A bill that would provide grant funding for integrated education and workforce training programs was discussed by the Business and Labor Committee Feb. 26.
LB991, introduced by Lincoln Sen. Kate Bolz, would create the Nebraska Integrated Education and Training Grant program, to be administered by the Nebraska Community College Student Performance and Occupational Education Grant Committee.
Bolz said people without postsecondary education are unemployed and underemployed at higher rates than others.
“We all know Nebraska employers view workforce shortages to be a major impediment to economic growth,” she said. “Matching these people with skill-based training will help businesses to grow and people to earn better wages.”
Grants under the bill would by funded by a transfer of $750,000 from the Nebraska Training and Support Cash Fund on or before Aug. 1, 2018. A transfer of $750,000 would be made annually thereafter.
The committee would allocate competitive grants lasting up to three years to community colleges. To be considered for a grant, a community college would be required to submit an application outlining a specific integrated education and training instructional model that would be developed and implemented by educators with expertise in adult education and occupational skills training.
The application also must show how the program would prepare students to receive a high school diploma or equivalency, obtain postsecondary credentials and obtain employment through a career pathway supported by the program.
There must also be a description of the target population, a demonstrated employer demand for students who complete the program, sufficient support services provided to students, strategies for tracking and reporting outcomes and evidence of matching funds from local or philanthropic sources of at least 25 percent of the total cost of the program.
The Coordinating Commission for Postsecondary Education would be required to develop an annual evaluation for each local program, including information on the number of students enrolled, the number of students who successfully complete each program and the percentage of students who obtained employment in the relevant occupations or industries within six months of completing a program.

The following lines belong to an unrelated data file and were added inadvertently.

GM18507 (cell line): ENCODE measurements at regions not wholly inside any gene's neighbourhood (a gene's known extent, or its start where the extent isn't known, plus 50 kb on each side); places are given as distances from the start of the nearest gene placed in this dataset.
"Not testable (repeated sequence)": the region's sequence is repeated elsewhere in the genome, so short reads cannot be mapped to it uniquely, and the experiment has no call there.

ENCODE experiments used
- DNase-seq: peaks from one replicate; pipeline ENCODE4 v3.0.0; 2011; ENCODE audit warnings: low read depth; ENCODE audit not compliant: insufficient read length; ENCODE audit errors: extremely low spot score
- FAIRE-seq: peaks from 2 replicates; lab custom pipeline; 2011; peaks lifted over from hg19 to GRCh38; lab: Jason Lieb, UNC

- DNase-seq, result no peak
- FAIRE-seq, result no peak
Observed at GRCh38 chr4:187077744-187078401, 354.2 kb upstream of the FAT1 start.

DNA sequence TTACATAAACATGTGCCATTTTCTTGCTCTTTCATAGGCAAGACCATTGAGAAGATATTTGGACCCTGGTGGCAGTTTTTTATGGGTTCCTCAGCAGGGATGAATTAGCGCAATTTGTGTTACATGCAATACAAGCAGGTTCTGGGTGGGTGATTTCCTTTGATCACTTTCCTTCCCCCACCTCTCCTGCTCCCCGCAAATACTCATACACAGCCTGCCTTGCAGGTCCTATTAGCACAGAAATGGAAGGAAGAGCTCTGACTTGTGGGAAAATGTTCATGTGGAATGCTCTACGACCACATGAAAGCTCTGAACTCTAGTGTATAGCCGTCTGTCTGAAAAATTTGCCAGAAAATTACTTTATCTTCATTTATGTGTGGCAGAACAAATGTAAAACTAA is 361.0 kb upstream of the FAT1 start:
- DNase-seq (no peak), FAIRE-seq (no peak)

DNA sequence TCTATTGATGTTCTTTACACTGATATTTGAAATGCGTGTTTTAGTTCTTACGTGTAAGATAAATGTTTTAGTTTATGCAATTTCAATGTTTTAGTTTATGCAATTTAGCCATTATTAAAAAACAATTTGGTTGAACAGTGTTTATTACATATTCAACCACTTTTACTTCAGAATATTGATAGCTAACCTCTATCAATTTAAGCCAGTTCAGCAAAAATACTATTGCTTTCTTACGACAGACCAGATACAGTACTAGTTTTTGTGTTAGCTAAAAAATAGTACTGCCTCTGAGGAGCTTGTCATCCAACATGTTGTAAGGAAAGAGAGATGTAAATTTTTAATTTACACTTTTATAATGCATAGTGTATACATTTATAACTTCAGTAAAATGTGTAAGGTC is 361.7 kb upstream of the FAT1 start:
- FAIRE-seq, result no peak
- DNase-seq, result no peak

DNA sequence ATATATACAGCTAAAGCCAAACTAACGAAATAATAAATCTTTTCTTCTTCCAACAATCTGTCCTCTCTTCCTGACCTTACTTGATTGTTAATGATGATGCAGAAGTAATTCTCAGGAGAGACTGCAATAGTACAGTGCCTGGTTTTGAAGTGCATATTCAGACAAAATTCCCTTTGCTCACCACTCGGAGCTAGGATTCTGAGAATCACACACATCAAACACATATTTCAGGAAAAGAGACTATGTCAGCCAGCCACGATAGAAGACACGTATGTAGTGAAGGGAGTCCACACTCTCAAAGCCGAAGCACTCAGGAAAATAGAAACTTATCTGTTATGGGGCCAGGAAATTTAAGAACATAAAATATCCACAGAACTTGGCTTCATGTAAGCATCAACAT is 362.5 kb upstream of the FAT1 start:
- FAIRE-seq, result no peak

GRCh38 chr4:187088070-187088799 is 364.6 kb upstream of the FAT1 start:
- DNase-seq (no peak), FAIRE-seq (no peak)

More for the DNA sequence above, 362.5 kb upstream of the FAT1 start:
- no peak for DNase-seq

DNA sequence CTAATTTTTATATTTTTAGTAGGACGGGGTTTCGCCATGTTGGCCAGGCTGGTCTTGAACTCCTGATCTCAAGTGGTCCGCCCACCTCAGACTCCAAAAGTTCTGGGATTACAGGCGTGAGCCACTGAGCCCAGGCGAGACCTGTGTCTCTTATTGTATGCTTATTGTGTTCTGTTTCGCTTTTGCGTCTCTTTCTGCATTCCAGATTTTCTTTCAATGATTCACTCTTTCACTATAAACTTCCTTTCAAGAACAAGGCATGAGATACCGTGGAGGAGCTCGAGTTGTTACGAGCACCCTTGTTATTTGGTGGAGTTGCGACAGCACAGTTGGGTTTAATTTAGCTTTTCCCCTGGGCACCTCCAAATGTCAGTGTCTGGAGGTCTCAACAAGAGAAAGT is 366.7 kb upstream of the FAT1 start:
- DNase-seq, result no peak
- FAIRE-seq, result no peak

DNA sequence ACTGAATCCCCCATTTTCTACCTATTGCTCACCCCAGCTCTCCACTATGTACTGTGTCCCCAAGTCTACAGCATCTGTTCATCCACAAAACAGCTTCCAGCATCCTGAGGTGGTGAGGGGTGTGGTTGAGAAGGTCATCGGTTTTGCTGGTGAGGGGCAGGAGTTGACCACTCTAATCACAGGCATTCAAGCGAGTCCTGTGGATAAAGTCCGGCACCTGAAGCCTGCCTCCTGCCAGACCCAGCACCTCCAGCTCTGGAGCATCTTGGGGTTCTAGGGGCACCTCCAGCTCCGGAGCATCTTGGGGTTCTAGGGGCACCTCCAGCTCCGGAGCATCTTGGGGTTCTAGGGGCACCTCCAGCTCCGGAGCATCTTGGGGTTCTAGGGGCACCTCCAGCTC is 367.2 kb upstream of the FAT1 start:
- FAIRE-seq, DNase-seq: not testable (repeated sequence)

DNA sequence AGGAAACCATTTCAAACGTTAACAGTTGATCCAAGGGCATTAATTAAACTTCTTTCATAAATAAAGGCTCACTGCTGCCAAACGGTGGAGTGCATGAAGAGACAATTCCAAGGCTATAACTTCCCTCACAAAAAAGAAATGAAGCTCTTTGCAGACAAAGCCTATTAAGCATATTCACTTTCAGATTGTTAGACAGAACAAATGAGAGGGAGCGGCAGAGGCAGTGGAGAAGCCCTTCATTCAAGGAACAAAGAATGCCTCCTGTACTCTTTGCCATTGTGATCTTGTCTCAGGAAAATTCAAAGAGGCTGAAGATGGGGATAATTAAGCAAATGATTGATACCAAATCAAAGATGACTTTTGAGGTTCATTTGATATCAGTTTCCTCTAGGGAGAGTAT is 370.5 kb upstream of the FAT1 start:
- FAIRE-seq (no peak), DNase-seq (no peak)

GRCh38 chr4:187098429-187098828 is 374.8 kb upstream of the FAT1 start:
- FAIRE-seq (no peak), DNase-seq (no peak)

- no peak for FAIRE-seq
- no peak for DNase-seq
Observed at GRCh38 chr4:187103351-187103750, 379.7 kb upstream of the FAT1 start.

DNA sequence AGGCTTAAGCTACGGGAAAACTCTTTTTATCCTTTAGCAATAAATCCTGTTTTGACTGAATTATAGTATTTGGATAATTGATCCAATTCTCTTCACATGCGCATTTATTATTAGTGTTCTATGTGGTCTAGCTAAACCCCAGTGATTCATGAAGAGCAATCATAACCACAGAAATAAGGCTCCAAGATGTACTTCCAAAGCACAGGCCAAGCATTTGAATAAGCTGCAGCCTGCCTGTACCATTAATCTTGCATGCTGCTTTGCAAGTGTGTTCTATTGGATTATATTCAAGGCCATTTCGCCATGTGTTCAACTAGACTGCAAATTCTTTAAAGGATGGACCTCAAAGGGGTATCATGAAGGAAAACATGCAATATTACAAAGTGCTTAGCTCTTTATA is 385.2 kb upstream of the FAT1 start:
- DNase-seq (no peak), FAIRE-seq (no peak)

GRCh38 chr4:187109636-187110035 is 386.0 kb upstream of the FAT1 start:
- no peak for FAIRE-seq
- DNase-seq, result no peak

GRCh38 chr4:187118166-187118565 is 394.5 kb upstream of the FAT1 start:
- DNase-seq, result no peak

Representing the Nebraska Community College Association, Greg Adams spoke in favor of LB991. He said many traditional programs require students to complete remedial education courses before they can move on to a vocational training program.
The bill would allow people to take a more intensive approach, Adams said, completing remedial courses while also working on building a new career.
“This would incentivize the means whereby we can reach out and grab that nontraditional student … not just remediate him in math, but also get him into welding at the same time,” he said. “They want a certificate or credential so they can move on with their lives.”
Nearly 10 percent of all Nebraskans between the ages of 18 and 64 lack a high school degree or equivalent, said Nebraska Appleseed representative Ken Smith in support of the bill.
“This would help prepare the workforce for the jobs of tomorrow while creating pathways to a living wage for Nebraskans who are working more than one job and still living paycheck to paycheck,” he said.
Opposing the measure was Commissioner of Labor John Albin. He said it would negatively impact the training funds that currently are available to Nebraska employers.
“If this is passed, in a matter of a few years the worker training board will have to stop awarding training grants to employers because there will be no more money left,” Albin said.
The committee took no immediate action on the bill.